Oh, the results of that November 1990 election, the last time we had a really crowded proposition ballot? Pete Wilson beat Diane Feinstein for Governor; the people rebelled against the Legislature and passed the current terms limits law, Proposition 140, proposed by conservative Lew Uhler of the California based National Tax Limitation Committee, even though it was out-spent 31-1; 12 of 14 bond measures were defeated; three proposed increases in taxes were defeated; a “green” measure (Proposition 141) was defeated; a tax revenue shift from motor vehicles to rail transit was defeated; a measure to allow outside contracting for prisons was approved (Proposition 139); and the only measure that passed that might otherwise be considered remotely “liberal” of the rest of the 28 propositions on the ballot was a measure to add gill and trammel net fishing to the list of sports fishing activities requiring a license.  In other words, the election result was a conservative grass-roots blow out.

2 Responses to “2012 Proposition voting will require a college degree; long ballot good for Republicans historically.”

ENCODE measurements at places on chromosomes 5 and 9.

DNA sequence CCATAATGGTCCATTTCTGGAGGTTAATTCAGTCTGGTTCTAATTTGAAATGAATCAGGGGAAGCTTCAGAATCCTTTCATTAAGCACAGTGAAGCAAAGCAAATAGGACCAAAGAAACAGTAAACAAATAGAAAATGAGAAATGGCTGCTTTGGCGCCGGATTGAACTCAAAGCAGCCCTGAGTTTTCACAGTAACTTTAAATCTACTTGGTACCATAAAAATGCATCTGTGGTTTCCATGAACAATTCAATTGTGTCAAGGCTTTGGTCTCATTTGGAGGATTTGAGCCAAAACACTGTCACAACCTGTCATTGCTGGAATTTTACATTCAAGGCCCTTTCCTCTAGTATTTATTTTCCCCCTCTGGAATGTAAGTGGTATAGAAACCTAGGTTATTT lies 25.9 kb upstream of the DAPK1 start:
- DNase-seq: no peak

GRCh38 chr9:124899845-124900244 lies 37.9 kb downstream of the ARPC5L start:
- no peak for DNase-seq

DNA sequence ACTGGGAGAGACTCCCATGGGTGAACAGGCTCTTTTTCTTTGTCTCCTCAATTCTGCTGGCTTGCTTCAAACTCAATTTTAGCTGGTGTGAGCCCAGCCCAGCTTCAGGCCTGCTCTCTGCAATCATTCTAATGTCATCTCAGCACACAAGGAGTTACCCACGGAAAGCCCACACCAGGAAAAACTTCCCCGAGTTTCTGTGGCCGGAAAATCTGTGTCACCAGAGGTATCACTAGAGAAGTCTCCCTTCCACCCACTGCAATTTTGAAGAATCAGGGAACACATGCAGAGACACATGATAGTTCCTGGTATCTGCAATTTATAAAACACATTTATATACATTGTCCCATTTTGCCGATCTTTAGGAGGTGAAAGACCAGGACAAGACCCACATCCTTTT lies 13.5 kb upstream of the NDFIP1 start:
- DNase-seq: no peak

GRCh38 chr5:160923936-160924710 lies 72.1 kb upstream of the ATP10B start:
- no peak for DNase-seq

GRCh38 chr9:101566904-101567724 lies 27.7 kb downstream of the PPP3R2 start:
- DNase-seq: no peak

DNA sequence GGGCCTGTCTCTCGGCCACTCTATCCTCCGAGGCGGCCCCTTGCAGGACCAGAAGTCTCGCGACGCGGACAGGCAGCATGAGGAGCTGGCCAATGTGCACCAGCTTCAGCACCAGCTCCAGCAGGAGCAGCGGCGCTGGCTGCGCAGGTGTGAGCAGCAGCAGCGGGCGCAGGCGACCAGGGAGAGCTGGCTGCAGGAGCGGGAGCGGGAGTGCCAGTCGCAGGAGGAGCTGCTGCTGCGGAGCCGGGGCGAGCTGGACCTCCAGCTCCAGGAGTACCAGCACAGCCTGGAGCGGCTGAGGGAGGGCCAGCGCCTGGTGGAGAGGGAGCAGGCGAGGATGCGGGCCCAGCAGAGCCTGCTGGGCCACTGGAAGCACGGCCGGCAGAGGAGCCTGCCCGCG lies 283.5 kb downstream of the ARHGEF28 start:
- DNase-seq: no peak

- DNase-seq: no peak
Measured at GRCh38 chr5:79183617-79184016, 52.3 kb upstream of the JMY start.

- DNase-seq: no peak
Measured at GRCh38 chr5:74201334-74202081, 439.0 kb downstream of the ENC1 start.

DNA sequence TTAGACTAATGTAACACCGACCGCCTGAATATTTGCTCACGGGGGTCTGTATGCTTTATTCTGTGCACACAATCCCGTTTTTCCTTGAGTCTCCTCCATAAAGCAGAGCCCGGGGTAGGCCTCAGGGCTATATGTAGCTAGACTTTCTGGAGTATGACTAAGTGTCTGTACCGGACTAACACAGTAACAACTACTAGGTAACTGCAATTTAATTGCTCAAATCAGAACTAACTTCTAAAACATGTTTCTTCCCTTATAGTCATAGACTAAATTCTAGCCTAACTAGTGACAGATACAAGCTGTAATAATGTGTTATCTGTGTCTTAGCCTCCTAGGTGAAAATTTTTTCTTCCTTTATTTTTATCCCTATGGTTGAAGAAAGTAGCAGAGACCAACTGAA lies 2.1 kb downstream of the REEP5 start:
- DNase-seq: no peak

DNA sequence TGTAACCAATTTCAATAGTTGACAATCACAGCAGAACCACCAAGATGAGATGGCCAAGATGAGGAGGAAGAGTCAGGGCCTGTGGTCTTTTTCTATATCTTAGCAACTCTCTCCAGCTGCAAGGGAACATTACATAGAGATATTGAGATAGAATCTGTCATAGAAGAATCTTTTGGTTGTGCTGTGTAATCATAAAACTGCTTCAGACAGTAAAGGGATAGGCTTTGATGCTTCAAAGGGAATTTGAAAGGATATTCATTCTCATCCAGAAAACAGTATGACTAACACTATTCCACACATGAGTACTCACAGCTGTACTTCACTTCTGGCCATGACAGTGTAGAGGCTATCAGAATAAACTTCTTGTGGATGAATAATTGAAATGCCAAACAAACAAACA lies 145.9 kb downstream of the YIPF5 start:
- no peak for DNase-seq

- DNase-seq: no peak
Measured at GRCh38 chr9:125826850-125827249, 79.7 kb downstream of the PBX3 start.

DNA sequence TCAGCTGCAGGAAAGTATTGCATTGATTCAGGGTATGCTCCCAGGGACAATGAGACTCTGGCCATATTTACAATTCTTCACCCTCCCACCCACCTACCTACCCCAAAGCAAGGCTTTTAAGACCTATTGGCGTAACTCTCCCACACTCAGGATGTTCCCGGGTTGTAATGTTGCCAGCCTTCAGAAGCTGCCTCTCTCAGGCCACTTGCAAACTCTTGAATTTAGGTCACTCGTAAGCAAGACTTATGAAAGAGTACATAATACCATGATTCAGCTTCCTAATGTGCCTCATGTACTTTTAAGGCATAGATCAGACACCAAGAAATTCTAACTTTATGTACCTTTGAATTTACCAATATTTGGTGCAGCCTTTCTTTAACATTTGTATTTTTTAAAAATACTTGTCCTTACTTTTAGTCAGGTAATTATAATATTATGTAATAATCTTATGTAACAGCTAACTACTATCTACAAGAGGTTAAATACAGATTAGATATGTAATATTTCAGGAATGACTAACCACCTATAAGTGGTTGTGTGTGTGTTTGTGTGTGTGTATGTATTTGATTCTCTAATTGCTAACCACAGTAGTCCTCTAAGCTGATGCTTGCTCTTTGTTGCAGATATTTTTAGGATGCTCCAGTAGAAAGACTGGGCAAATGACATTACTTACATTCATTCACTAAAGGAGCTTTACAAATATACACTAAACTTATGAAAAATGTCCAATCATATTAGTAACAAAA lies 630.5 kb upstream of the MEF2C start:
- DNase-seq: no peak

1. An Initiative Storm is Coming | Sacramento County Republican Party Says:

    […] attorney Jim Lacy in Flash Report takes a look at the history of long initiative ballots and argues the benefit falls to […]

  2. Flap’s California Blog Links and Comments for November 7th on 07:54 » Flap's California Blog Says:

    […] 2012 Proposition voting will require a college degree; long ballot good for Republicans historically… – It will take a college degree to understand the Secretary of State’s voter information pamphlet for the November, 2012 election, given the partisan, pro-union move by the Legislature and the Governor to force measures off the ballot next June, and lump them all together in November.  But history demonstrates the crowded ballot really helps Republicans, whom demographics demonstrate are better educated and more prepared to comprehend the information and actually vote than voters registered in other parties in California. […]